In the middle 1950’s he came up with his approach, which was called Rational Therapy, which then at a later date became know as Rational Emotive Therapy. Finally in 1993 Ellis recognised that behaviour was a strong element of his approach as well as emotions and cognitions and the name of this got changed once again to REBT1, this is how we know it today.

In the hand out on Counselling Skills for Professionals, Nelson-Jones (1995) stated that Ellis’s theoretical assumptions of REBT1 recognises that humans seek pleasure and what brings happiness varies from one to another. People tend to hardly ever act or feel without thinking first. REBT1 places emphasis on the role of cognition, rational and irrational tendencies are also apparent.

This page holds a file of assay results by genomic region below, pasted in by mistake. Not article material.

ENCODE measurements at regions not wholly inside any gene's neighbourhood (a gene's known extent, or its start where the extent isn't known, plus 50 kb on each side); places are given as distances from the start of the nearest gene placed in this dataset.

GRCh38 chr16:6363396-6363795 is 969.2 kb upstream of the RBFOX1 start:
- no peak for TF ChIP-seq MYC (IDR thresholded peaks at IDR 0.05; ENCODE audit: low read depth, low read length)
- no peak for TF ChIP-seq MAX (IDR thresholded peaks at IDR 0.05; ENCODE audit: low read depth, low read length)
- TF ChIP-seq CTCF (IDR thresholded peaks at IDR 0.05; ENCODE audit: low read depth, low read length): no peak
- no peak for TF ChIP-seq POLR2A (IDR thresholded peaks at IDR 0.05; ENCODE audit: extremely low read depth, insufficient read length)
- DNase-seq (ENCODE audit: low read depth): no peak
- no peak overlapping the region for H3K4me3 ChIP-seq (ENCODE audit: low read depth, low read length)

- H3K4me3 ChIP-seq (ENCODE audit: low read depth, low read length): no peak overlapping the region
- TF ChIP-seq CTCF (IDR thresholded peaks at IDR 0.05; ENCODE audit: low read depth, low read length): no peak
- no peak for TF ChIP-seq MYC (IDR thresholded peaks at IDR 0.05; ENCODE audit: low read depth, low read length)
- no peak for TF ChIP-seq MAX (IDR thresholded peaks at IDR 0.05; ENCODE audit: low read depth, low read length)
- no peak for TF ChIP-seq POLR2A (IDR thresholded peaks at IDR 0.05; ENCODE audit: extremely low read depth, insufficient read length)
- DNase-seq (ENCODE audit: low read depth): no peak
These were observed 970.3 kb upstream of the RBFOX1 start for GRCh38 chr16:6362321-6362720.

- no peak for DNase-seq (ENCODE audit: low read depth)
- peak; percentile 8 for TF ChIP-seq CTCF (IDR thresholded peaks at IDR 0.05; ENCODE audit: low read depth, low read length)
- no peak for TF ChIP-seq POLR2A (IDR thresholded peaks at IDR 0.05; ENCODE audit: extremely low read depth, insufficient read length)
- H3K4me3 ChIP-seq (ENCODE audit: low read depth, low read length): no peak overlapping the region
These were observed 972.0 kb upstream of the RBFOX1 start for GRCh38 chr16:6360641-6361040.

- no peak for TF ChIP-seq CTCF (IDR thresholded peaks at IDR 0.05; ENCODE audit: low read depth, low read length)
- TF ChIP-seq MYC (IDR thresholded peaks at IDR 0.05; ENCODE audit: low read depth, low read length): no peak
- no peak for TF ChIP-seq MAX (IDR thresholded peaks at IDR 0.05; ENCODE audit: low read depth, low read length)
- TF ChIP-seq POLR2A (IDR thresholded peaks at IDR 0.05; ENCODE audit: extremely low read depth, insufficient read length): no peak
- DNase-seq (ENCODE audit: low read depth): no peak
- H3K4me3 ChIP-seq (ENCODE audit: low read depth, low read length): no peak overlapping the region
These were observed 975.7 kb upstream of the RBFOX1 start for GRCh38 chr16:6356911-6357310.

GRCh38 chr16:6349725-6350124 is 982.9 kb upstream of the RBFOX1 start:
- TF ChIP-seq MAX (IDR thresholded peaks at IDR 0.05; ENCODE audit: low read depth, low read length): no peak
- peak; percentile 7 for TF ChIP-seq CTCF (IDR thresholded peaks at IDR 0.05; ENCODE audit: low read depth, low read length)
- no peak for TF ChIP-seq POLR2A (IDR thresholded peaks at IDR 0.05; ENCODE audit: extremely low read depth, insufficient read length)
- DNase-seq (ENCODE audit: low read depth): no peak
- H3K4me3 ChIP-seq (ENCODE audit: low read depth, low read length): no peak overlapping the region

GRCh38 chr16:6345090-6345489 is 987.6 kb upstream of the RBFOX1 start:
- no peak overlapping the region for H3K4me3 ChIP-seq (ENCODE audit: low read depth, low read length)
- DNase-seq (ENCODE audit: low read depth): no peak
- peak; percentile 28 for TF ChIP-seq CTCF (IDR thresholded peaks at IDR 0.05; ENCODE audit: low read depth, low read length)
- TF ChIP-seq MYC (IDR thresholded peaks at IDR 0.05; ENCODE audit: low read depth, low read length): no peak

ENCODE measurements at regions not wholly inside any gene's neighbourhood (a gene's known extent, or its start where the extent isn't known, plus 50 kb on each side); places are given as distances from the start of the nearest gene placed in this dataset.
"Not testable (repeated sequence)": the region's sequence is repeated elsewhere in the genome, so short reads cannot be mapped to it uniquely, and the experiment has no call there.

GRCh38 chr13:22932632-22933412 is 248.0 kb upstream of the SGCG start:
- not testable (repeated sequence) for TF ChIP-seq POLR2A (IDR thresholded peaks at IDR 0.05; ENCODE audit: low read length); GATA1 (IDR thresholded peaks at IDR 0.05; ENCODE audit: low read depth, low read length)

“In Ellis’ terms, rational means feeling, thinking and behaving in ways which help a person to achieve their goals (personal fulfilment) and irrational means feeling, thinking and behaving in ways which frustrate or prevent a person from achieving their goals.”

The handout goes on to summarise that rational beliefs are expressed as wants, desires or preferences based in reality. Feelings like this are healthy and ok as they do not get in the way of the pursuit of pleasure. Where as irrational beliefs are normally expressed as demands such as the words ‘must’ and ‘should’ etc. This belief is sometimes rigid, unrealistic and can be self-defeating. Feeling like this result in negative emotions such as depression, guilt or anger and could result in self-defeating behaviour and actions as well as stopping them from achieving and pursuing their goals.